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Welcome - my name is Kevin Klinkenberg, and this site "The Messy City" is my blog and company website. I started blogging on urban planning and design issues in 2007, and began working in the field in 1993. Please feel free to connect with me on any of the social media sites listed here. Thanks for reading.

Seen around Savannah

A bit outside Savannah this time:

Today's episode is about the inevitable 4-laning of America (it's interesting that auto-correct wanted to change that to 4-laming).

Just across the Savannah river in South Carolina, construction is proceeding (photos above) on the widening of  state highway 170 between US 278 and May River Road. It's about a five mile stretch of roadway through the woods on the edge of Bluffton.

North of US 278 it's a four lane road all the way into Beaufort, but south of it it's currently two lanes. In fact, the whole stretch between US 278 and the bridge over the Savannah River is two lanes. Map below - the portion being widened is in blue, the other 2 lane stretches are highlighted.

Now, the common wisdom I'm certain is that this whole stretch will ultimately be a four lane divided highway. After all, the area is growing and traffic is growing with it. As usual, someone will invoke the "safety" card, and say that driving on a two lane road is dangerous.

What's sad to me is how rarely we consider our options in these matters. Road widenings like this are so routine that most of us don't even give a second thought to it. Of course it should be widened, and of course that will make traffic better. We don't even stop to ask - what exactly are we trying to accomplish? Are there other ways to accomplish the same thing, even cheaper ways? Are we locking ourselves into a single option for transportation?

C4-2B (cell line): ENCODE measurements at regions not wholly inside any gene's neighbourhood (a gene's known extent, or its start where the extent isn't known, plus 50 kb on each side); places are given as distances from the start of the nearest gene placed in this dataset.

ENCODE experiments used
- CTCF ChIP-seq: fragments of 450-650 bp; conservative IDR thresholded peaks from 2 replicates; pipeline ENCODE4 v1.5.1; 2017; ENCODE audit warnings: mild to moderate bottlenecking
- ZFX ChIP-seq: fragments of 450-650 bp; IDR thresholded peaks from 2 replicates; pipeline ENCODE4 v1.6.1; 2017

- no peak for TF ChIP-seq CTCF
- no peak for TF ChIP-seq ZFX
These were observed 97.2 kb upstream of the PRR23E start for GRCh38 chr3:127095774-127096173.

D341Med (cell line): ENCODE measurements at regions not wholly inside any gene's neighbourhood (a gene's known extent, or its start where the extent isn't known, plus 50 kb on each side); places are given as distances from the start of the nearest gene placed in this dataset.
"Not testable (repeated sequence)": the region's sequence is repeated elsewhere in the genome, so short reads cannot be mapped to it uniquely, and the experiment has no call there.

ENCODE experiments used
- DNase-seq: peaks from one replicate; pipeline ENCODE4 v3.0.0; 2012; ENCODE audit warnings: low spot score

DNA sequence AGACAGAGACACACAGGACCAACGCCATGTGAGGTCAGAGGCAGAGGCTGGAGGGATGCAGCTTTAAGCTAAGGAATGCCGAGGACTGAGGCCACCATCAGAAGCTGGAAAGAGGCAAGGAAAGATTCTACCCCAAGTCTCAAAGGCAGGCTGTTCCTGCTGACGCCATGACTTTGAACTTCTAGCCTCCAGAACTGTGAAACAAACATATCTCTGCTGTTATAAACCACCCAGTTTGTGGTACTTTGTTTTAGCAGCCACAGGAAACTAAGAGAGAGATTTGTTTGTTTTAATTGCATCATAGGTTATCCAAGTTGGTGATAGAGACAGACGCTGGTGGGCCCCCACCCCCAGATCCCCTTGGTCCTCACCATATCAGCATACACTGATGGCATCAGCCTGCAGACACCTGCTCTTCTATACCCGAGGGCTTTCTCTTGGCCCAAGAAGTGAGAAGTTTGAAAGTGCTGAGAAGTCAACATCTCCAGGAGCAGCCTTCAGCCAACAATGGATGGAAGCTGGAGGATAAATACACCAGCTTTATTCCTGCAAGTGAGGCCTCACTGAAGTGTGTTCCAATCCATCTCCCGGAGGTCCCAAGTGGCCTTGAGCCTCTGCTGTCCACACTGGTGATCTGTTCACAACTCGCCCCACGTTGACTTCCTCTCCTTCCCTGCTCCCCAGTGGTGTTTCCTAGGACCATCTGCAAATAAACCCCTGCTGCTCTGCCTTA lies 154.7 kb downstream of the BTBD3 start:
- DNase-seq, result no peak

For example, I wish we had better options, like regular train service, between Savannah, Bluffton and Beaufort. Amtrak does have a line to Charleston, but service is infrequent and not well suited to most trips. It seems inconceivable for most of us that there should be the option of train service between the cities and towns nearby, especially 4, 5 or 6 times a day.

But why not? After all, it's a far cheaper service to build and maintain, and is a great option for those who can't or don't want to drive. In most other advanced countries, it's a given that this option exists.

But here, we proceed without even asking the questions or running the numbers.

This stretch of road "improvement" is a $15 million project, which of course will require on-going maintenance. Another 15 miles of road to be widened on the stretch to Savannah equals another $45 million conservatively (since there's marsh involved).

That's $60 million, nothing to sneeze at, in order to build a 4-lane highway that's parallel to an interstate highway a few miles away. Since highways are never really widened to make alleviate congestion (a common myth), this will eventually fill up with more cars and more traffic. In a few years after it's complete, there will be more questions about how many more roads need to be widened or built.

It's frustrating for those of us that see a different paradigm that works, and wonder why we can't get it to work here. And the most frustrating part? So much money gets thrown at the problem with so few hard questions asked.

There's only so much money to go around, and when all that money is spent on highways there's nothing left to spend on alternatives. And then people wonder why we don't have good options besides driving. "Gee, wouldn't a train be great?" Well, yes, actually it would - but you spent all of your allowance on the big roadway.

It bears repeating: when you plan and spend for cars, you'll get cars. When you plan and spend for options, you'll get options. Every choice, even the seemingly obvious ones, have consequences.

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